Edward H. Deavitt

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Edward H. Deavitt as Republican nominee for State Treasurer, June 1906.

Edward H. Deavitt (December 1, 1871 – October 2, 1946) was a Vermont politician, attorney and businessman who served as Vermont State Treasurer and Speaker of the Vermont House of Representatives.


Edward Harrington Deavitt was born in Moretown, Vermont on December 1, 1871. He was raised in Montpelier, graduated from the University of Vermont in 1893, received a law degree from Harvard Law School in 1896 and became an attorney, first in Boston, Massachusetts, and later in Montpelier.[1][2]

In addition to practicing law Deavitt was involved in several businesses, including serving on the boards of directors of several banks and local utilities and an executive of a Montpelier granite manufacturing company.[3]

A Republican, Deavitt served as a member of the state board of bar examiners and a bankruptcy referee in the late 1890s and early 1900s. In 1906 Deavitt was the successful candidate for State Treasurer, and served until 1915.[4]

In the mid-1920s Deavitt served as an aide to Governor Franklin S. Billings before resigning to become the state Commissioner of Finance.[5][6]

Deavitt served as a member of Montpelier's City Council from 1923 to 1926, and Mayor of Montpelier from 1926 to 1930.[7]

In 1928 Deavitt ran unsuccessfully in the Republican primary election for Governor of Vermont. Incumbent John E. Weeks ran successfully for reelection, arguing that the Vermont Republican party's "Mountain Rule" limiting governors to two years in office should not apply because Weeks was best able to lead the state's recovery from the great flood of 1927. Political observers regarded Deavitt's challenge to Weeks as a half-hearted effort to maintain the Mountain Rule.[8][9][10][11]

In 1930 Deavitt was elected to the Vermont House of Representatives. He was chosen Speaker, and served from 1931 to 1933.[12]

After leaving the legislature Deavitt resumed his business interests, including serving as President of the Green Mountain Mutual Fire Insurance Company.[13]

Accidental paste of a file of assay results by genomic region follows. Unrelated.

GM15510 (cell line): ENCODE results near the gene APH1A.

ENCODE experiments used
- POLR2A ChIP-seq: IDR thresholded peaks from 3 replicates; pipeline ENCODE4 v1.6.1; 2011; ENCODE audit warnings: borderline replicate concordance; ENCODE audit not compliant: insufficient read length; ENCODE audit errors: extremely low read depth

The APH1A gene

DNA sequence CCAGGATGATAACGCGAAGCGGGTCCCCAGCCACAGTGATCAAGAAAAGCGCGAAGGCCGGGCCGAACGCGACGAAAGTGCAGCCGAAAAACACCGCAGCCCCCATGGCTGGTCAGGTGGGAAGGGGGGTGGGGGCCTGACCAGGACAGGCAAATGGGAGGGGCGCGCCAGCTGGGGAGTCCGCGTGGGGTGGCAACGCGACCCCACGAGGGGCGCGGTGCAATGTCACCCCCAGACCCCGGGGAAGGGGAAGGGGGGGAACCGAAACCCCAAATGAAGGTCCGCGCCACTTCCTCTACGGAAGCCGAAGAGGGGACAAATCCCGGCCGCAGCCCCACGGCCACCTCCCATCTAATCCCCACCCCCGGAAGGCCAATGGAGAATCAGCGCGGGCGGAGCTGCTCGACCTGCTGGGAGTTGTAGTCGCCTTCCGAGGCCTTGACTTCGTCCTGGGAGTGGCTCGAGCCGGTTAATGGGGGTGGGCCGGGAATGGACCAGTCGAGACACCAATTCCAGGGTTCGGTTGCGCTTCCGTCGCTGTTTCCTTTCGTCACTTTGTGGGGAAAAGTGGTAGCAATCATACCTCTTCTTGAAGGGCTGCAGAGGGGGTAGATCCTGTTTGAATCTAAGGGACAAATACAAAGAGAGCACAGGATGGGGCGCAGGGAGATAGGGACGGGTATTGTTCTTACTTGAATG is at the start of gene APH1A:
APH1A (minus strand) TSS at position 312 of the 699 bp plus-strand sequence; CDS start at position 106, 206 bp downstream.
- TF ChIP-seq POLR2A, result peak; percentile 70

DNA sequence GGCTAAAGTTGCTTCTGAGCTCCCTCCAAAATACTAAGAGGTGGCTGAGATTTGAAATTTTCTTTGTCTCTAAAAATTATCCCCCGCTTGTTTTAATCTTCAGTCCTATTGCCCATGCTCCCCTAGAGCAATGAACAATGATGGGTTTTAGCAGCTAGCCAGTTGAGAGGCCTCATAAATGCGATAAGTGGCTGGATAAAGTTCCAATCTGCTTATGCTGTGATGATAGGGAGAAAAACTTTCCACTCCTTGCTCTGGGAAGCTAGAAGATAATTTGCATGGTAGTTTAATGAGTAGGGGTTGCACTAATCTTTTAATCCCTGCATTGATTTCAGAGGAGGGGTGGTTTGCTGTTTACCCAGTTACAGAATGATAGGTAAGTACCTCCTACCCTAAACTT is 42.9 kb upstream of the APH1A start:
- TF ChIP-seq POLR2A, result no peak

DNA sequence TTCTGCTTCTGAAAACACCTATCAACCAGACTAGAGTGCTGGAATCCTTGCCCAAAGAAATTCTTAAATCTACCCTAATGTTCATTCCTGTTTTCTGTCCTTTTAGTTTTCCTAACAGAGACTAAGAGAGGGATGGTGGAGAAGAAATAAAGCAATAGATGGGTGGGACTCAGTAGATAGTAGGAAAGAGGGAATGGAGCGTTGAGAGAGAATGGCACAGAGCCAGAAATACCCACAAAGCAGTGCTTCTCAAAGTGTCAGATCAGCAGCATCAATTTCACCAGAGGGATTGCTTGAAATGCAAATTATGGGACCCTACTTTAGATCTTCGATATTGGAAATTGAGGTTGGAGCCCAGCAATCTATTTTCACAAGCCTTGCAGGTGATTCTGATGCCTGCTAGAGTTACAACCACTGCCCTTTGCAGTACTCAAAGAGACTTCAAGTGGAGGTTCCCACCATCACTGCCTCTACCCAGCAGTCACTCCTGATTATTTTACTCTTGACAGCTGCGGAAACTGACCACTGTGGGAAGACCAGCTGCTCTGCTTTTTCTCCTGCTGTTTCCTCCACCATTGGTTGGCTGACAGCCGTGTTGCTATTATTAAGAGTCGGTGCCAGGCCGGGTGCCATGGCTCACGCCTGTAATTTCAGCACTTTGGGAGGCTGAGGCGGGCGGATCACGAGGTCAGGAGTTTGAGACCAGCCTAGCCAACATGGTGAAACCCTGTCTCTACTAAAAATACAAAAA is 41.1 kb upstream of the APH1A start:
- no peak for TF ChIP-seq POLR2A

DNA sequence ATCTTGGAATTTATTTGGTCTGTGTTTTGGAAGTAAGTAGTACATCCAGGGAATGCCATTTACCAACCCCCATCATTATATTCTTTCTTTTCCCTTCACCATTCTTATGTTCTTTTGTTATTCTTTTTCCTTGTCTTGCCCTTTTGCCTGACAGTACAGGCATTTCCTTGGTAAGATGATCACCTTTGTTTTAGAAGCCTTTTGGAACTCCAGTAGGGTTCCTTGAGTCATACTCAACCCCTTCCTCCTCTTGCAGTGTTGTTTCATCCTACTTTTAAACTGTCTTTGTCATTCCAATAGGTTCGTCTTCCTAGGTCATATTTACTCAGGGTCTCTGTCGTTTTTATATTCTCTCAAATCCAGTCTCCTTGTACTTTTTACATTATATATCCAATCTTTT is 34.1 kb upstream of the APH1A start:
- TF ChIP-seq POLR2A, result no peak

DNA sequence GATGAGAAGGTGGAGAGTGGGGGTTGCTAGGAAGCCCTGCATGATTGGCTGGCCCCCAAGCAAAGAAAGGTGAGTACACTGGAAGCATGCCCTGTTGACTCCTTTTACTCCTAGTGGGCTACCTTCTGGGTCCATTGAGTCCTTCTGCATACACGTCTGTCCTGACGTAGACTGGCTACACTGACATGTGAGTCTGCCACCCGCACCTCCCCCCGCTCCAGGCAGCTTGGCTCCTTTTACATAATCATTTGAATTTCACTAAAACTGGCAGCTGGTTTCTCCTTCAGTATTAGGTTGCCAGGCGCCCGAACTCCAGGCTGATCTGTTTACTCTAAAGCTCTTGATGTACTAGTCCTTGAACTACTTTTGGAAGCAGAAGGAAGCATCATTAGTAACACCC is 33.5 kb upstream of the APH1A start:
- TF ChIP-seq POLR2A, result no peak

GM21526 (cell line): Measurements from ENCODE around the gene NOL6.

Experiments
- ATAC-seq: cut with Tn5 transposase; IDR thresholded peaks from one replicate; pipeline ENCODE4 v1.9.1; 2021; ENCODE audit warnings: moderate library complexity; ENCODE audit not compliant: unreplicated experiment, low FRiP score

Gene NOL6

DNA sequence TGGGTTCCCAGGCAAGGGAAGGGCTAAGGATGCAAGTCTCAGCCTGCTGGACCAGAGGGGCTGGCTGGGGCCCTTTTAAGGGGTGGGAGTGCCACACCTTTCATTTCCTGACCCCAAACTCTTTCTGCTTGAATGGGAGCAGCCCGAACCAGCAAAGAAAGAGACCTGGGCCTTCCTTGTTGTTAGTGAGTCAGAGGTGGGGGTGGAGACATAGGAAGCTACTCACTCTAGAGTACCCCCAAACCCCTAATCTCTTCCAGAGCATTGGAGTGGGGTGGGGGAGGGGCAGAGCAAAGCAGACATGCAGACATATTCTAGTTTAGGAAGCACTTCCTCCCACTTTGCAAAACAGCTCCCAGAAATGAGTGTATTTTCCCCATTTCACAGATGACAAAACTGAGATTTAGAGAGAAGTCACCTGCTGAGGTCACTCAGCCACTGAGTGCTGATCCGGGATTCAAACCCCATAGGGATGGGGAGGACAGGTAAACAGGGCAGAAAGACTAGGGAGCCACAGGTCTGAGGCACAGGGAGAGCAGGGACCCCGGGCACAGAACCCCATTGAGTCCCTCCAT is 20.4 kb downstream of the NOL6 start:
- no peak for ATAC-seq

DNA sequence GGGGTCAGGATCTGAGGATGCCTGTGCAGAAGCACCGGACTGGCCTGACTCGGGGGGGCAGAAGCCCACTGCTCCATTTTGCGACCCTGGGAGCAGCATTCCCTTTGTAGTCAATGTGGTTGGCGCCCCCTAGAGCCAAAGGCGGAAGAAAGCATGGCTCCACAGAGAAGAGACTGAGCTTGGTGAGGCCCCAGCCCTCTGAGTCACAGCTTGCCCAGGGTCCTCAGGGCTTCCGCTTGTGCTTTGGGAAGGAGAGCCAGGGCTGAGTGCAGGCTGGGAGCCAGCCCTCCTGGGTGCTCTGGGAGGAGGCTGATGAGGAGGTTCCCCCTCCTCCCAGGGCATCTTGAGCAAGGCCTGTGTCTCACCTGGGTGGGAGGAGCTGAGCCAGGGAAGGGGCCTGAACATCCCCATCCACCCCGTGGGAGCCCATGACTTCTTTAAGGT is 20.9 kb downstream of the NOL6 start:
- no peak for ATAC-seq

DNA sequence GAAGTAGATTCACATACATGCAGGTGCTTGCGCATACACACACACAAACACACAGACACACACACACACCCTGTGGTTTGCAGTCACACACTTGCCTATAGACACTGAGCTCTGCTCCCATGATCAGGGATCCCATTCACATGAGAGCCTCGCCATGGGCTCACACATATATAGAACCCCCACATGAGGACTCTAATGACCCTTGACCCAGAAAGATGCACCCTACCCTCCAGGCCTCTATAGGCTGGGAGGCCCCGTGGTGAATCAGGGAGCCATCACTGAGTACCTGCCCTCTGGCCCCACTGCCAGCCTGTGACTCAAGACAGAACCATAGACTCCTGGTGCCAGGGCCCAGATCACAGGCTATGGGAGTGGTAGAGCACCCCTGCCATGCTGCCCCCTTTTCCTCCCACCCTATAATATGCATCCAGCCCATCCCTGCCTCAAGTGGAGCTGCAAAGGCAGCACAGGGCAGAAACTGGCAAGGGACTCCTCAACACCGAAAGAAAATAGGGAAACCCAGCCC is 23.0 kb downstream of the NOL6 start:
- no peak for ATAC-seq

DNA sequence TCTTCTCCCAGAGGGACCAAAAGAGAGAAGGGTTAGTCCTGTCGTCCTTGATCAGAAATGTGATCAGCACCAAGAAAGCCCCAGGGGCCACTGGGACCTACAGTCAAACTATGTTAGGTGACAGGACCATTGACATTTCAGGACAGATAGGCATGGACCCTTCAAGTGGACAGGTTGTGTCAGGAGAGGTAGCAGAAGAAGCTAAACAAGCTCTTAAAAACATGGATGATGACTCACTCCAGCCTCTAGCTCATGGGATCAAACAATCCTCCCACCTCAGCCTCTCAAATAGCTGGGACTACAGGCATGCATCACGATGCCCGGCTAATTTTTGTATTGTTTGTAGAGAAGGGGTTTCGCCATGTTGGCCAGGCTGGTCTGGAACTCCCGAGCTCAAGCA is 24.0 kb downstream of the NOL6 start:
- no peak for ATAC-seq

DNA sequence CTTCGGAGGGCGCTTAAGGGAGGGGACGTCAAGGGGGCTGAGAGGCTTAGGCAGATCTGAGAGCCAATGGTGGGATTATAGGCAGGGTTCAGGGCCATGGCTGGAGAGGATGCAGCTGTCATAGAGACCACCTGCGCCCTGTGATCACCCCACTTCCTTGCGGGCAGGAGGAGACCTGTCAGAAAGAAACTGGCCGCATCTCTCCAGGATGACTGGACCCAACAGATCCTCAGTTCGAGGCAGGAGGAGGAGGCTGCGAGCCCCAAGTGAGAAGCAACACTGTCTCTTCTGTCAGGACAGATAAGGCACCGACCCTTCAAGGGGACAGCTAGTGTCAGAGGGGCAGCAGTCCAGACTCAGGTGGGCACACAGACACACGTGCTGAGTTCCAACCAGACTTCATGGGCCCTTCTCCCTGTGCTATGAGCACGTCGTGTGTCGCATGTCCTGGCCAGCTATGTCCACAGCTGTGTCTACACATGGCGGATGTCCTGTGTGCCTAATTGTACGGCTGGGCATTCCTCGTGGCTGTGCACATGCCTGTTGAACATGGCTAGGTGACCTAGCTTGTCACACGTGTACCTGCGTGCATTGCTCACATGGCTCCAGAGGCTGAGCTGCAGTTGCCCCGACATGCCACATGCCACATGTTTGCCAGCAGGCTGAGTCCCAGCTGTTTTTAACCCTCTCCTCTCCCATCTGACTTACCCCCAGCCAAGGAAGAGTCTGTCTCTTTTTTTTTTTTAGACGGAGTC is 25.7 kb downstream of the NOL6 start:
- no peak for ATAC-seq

Deavitt died in Montpelier on October 2, 1946.[14][15][16]


  1. ^ Encyclopedia of Vermont Biography, by Prentiss Cutler Dodge, 1912, page 168
  2. ^ Men of 1914, by American Publishers' Association, 1915, page 195
  3. ^ Who's Who in New England, by Albert Nelson Marquis, Volume 2, 1915, page 322
  4. ^ Who's Who in Finance and Banking, by John William Leonard, 1922, page 179
  5. ^ Newspaper article, Executive Clerk Named, Christian Science Monitor, July 18, 1925
  6. ^ Newspaper column, It happened in New England, Providence County Times and Olneyville Times, June 19, 1925
  7. ^ The National Cyclopaedia of American Biography, by James Terry White, Volume 44, 1967, page 245
  8. ^ The Star That Set: The Vermont Republican Party, 1854-1974, by Samuel B. Hand, 2003, pages 125 to 127
  9. ^ "The Troubled Roar of the Waters": Vermont in Flood and Recovery, 1927-1931, by Deborah Pickman Clifford and Nicholas Rowland Clifford, 2007, page 134
  10. ^ Newspaper article, Vermont May Break "Mountain Rule," Boston Globe, September 7, 1928
  11. ^ Newspaper article, results of Primaries yesterday, Kingsport Times, September 12, 1928
  12. ^ Vermont Legislative Directory, by Vermont Secretary of State, 1933, page 607
  13. ^ Death notice, Edward H. Deavitt, Journal of American Insurance, Volume 23, 1946, page 23
  14. ^ Newspaper article, Vermont Official Dies, by Associated Press, Fitchburg Sentinel, October 3, 1946
  15. ^ Vermont Death Records, 1909-2008, record for Edward Harrington Deavitt, accessed via Ancestry.com, February 19, 2012
  16. ^ Obituary, Edward H. Deavitt, Christian Science Monitor, October 3, 1946

Political offices
Preceded by
John L. Bacon
Vermont State Treasurer
Succeeded by
Walter F. Scott
Preceded by
Benjamin Williams
Speaker of the Vermont House of Representatives
Succeeded by
George Aiken